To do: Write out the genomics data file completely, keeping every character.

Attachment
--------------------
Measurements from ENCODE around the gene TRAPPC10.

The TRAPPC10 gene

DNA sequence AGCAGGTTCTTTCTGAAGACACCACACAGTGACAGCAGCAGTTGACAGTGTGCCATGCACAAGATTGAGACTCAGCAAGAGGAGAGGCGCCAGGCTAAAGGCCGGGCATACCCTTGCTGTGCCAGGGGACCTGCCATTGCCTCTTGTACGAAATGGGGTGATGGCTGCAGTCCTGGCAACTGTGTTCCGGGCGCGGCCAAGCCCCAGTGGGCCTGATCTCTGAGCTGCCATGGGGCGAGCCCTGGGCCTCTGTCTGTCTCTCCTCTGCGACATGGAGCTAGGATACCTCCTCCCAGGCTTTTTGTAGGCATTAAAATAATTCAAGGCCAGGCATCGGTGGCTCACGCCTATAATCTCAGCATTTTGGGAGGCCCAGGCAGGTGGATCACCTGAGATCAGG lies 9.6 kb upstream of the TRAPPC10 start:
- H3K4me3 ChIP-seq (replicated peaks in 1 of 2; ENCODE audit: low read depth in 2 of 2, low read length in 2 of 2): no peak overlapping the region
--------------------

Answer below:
Measurements from ENCODE around the gene TRAPPC10.

The TRAPPC10 gene

DNA sequence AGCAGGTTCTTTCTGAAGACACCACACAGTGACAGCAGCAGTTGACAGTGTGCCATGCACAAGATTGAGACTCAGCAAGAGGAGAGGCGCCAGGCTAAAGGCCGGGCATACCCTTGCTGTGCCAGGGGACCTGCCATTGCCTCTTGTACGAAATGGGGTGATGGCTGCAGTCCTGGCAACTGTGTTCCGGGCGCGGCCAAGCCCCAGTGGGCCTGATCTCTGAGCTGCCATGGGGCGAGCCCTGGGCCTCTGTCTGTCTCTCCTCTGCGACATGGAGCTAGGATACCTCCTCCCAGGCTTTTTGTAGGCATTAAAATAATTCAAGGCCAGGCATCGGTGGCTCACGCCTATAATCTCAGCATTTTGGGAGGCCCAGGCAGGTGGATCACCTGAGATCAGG lies 9.6 kb upstream of the TRAPPC10 start:
- H3K4me3 ChIP-seq (replicated peaks in 1 of 2; ENCODE audit: low read depth in 2 of 2, low read length in 2 of 2): no peak overlapping the region